Academic journal article The Modern Language Review

Juan Goytisolo's Queer (Be)hindsight: Homosexuality, Epistemology, and the 'Extimacy' of the Subject in Coto Vedado and En Los Reinos De Taifa

Academic journal article The Modern Language Review

Juan Goytisolo's Queer (Be)hindsight: Homosexuality, Epistemology, and the 'Extimacy' of the Subject in Coto Vedado and En Los Reinos De Taifa

Article excerpt

Everything is played out in retro and a tergo.

(Jacques Derrida) (1)

'In classic paintings, I look for the subconscious--in

a Surrealist painting, for the

conscious.' (Sigmund Freud) (2)

One of the most productive yet relatively overlooked contributions in Lee Edelman's Homographesis (1994) is its rereading of Freud's famous case From the History of an Infantile Neurosis (The 'Wolf Man') (1918) in terms of a crisis not only of the dominant narratives that inform and orient the knowledge of sexual difference, but also of Western epistemology in general. (3) From his distinctively deconstructive perspective, Edelman points out that such an epistemological crisis follows from the metaleptic, 'Moebius-strip' type of logic that informs Freud's hypothesis of the 'primal scene' as described in the case, as well as from the scene's implication in the spectacle of what the critic provocatively calls a 'proto-homosexuality' (Homographesis, p. 180). This article looks in some detail at the relationship between such epistemological disruptions and the constitution and uses of homosexuality in Juan Goytisolo's two autobiographical volumes to date: Coto vedado (1985) and En los reinos de taifa (1986). Building on an implicit comparison between Edelman's ideas on the metaleptic nature of the primal scene as a (proto-)homosexual structure, and Jacques Lacan's theory of the subject's 'extimate' relationship to the Other, I shall attempt to show that the subject of Goytisolo's autobiography constructs his own ontological coherence always in retrospect and a tergo (from behind), hence in a series of antiessentialist movements in which it is the metaleptic '(be)hindsight' (4) of homosexuality that determines both the subject's constitution and his exorbitant chronology.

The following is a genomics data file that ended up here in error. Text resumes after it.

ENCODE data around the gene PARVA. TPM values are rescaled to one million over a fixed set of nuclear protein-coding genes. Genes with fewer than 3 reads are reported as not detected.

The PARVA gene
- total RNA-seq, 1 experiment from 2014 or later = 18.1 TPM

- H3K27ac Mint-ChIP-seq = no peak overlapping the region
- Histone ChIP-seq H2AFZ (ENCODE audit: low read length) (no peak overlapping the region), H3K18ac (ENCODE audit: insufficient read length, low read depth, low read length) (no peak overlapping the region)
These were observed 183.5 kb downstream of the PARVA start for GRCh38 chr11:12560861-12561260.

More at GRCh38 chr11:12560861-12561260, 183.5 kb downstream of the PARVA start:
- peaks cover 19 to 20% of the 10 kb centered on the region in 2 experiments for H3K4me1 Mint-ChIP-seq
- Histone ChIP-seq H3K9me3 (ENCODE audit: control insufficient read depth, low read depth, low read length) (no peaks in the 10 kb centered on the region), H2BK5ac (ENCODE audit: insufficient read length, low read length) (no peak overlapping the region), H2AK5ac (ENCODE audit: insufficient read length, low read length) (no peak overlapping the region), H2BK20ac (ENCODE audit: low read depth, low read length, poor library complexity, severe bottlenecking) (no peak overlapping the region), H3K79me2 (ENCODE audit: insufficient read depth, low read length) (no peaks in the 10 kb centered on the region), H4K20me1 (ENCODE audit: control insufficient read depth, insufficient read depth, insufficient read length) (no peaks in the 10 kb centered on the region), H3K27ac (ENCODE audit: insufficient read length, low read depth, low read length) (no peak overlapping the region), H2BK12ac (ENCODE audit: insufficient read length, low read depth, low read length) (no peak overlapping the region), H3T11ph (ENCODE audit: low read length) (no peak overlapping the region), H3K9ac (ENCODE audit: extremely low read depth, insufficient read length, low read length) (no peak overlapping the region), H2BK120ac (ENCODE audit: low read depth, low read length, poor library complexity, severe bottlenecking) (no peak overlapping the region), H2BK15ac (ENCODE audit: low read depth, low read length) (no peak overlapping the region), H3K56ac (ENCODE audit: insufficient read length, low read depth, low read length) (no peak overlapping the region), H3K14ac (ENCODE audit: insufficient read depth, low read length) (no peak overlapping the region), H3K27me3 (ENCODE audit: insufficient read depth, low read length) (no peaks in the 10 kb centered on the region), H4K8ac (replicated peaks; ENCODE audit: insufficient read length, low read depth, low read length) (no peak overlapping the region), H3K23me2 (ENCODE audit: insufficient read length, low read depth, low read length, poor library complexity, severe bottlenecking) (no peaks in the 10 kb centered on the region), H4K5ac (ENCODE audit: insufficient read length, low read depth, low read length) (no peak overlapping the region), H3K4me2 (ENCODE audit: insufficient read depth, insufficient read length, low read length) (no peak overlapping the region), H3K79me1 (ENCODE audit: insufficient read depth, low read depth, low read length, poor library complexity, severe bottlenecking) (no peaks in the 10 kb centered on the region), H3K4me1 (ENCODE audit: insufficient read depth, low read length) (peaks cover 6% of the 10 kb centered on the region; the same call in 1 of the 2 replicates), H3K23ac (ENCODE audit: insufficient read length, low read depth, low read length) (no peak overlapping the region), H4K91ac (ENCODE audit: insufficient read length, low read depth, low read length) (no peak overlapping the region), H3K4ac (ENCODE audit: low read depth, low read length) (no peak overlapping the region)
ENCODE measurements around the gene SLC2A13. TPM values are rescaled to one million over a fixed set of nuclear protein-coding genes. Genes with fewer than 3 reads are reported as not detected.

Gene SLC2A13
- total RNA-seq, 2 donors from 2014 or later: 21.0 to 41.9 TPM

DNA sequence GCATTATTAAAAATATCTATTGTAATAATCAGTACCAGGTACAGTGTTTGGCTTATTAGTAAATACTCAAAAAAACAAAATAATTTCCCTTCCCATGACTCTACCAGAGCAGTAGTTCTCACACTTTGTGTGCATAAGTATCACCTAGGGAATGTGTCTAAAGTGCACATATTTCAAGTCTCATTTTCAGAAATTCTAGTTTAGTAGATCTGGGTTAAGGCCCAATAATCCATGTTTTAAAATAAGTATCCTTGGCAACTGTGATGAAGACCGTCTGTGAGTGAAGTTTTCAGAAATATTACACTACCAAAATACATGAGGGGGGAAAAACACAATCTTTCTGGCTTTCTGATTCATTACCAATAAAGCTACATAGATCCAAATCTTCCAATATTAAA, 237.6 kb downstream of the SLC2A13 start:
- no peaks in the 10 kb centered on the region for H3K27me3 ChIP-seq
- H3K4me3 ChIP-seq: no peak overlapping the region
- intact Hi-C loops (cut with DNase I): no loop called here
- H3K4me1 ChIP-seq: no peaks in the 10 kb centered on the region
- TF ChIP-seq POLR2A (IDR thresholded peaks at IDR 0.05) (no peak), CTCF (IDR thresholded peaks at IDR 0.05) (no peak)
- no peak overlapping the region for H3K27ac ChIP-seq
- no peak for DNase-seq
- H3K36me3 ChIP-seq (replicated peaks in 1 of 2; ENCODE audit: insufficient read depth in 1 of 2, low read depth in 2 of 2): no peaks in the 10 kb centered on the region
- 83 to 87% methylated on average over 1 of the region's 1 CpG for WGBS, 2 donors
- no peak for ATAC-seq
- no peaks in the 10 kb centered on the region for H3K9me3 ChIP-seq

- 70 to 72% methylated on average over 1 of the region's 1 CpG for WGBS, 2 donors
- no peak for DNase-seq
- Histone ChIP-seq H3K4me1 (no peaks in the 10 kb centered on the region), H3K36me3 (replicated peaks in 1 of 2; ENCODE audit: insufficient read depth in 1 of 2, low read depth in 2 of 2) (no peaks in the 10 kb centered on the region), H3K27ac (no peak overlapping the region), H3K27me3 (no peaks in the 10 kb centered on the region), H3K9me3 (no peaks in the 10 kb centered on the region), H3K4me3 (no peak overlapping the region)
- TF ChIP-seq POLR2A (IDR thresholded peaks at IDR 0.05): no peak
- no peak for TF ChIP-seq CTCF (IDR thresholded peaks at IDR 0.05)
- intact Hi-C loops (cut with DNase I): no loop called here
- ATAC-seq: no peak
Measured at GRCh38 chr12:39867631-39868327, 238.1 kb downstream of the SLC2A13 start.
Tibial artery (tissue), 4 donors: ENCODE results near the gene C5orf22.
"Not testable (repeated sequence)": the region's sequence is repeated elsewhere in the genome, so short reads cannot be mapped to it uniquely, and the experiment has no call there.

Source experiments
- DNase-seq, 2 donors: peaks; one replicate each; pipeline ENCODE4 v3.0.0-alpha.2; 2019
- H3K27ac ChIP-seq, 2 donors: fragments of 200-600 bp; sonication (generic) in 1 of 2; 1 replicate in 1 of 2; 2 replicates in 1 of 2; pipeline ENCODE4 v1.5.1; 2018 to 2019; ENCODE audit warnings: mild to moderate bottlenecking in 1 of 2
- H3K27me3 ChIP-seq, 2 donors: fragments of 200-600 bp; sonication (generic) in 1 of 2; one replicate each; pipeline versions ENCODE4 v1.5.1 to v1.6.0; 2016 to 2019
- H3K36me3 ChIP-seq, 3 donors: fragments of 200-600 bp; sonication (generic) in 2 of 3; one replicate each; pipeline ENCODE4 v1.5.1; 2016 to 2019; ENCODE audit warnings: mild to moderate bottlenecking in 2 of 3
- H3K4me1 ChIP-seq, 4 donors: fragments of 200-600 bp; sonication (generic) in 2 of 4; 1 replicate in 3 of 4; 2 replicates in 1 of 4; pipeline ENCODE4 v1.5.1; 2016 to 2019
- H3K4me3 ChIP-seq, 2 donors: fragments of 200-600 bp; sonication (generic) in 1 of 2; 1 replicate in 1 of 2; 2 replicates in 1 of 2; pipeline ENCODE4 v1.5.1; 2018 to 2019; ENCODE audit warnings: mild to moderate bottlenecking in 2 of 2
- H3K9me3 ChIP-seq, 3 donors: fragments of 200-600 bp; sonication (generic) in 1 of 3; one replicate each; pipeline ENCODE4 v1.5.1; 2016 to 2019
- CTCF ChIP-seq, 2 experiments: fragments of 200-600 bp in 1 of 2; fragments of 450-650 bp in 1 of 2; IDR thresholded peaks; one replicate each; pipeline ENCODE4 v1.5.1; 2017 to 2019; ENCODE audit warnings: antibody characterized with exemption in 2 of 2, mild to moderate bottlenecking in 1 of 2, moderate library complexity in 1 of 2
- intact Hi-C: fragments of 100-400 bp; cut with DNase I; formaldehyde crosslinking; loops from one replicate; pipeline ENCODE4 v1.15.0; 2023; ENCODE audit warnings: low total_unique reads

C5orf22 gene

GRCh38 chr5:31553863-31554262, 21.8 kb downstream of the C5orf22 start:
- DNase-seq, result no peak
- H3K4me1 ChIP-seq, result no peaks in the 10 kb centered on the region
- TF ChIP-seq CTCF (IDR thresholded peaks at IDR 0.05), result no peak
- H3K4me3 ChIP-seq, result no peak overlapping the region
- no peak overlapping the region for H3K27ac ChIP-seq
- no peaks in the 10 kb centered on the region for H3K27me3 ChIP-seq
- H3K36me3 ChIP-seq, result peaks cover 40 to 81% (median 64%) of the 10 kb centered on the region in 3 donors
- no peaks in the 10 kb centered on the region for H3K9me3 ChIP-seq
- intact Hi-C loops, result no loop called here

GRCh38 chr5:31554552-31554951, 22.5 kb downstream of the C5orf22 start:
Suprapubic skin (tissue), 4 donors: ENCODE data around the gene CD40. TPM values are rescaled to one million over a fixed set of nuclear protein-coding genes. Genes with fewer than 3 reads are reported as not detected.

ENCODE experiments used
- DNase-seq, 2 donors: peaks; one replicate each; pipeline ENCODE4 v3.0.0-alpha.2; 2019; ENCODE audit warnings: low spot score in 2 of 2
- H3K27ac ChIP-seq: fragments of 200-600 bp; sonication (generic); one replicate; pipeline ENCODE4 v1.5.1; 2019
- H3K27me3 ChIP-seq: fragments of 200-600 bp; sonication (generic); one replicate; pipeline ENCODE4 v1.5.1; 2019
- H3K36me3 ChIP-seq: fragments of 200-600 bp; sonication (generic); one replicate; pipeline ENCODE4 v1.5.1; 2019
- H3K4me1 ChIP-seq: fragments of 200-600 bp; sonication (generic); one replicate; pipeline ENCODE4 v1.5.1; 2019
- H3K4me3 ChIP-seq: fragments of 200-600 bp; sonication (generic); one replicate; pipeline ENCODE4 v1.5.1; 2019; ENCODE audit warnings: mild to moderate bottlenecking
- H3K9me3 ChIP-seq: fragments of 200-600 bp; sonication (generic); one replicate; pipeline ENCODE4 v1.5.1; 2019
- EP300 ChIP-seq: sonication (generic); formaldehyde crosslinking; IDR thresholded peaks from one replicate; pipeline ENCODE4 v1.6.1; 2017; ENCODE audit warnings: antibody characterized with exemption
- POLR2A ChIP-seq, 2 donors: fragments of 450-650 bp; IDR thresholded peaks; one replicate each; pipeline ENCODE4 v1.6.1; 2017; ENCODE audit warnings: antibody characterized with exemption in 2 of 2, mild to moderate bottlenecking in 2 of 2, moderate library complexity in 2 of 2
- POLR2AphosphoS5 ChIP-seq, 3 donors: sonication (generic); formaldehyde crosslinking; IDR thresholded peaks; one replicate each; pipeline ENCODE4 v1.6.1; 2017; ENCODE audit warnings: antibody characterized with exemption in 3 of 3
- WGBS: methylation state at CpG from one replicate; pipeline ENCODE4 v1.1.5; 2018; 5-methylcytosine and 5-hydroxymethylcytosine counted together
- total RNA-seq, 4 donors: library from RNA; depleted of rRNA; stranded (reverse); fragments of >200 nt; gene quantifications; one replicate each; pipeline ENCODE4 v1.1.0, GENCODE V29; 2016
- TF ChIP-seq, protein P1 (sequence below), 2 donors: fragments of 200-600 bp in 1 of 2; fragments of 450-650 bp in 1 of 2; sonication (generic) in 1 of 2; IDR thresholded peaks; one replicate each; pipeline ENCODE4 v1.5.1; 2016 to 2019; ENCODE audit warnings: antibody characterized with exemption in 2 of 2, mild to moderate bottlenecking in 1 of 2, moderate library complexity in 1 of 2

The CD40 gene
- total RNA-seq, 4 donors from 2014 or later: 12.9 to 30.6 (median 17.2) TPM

As is well known, in The 'Wolf Man' Freud undertook the analysis of a young Russian man who had suffered in the earlier years of his childhood from a 'severe neurotic disturbance', one that began as an anxiety-hysteria (in the shape of an animal phobia) and then changed into an obsessional neurosis. (5) In his attempt to interpret an early dream from which his patient, as a child, had emerged in a great state of anxiety, Freud famously arrived in this case at his hypothesis of the 'primal scene': at the age of one and a half, as he was sleeping in his cot in his parents' bedroom, the Wolf Man must have woken up to witness his parents engaged in a sexual intercourse a tergo (from behind), (6) a sight he had not understood at the time, and only retrospectively (coinciding with the time when the Wolf Man had his anxiety dream) had convinced him of 'the reality of the existence of castration' (p. 267).

Emerging from the interpretation of a childhood dream, based in its turn on a previous memory, and featuring an erotic vision that within its discursive context can only be described as quite 'sensational', (7) Freud's hypothesis of the 'primal scene' raises a number of interesting questions. (8) First, there is a parallel Edelman calls 'directional' to be considered: a parallel between the type of sexual intercourse that the Wolf Man was supposed to have witnessed and the practice of psychoanalysis itself, in so far as it too, as Edelman points out, approaches the subject's experience 'from behind' through the analyst's efforts to disentangle the distinctive logic of the unconscious (p. 175). Secondly, however, and more important for my purposes, the coitus a tergo allegedly witnessed by the Wolf Man allegorizes (mirrors in mise en abime) the retroactive (behindactive) character of the primal scene itself as described by Freud. As suggested in The 'Wolf Man', the impact of the primal scene upon the subject appears also to come chronologically 'from behind' (or 'back to front'), for it is not at the time it is allegedly witnessed but only in retrospect (as the scene comes to be remembered and interpreted in the very process of analytical (re)construction) that it acquires its foundational, 'primal' status. …

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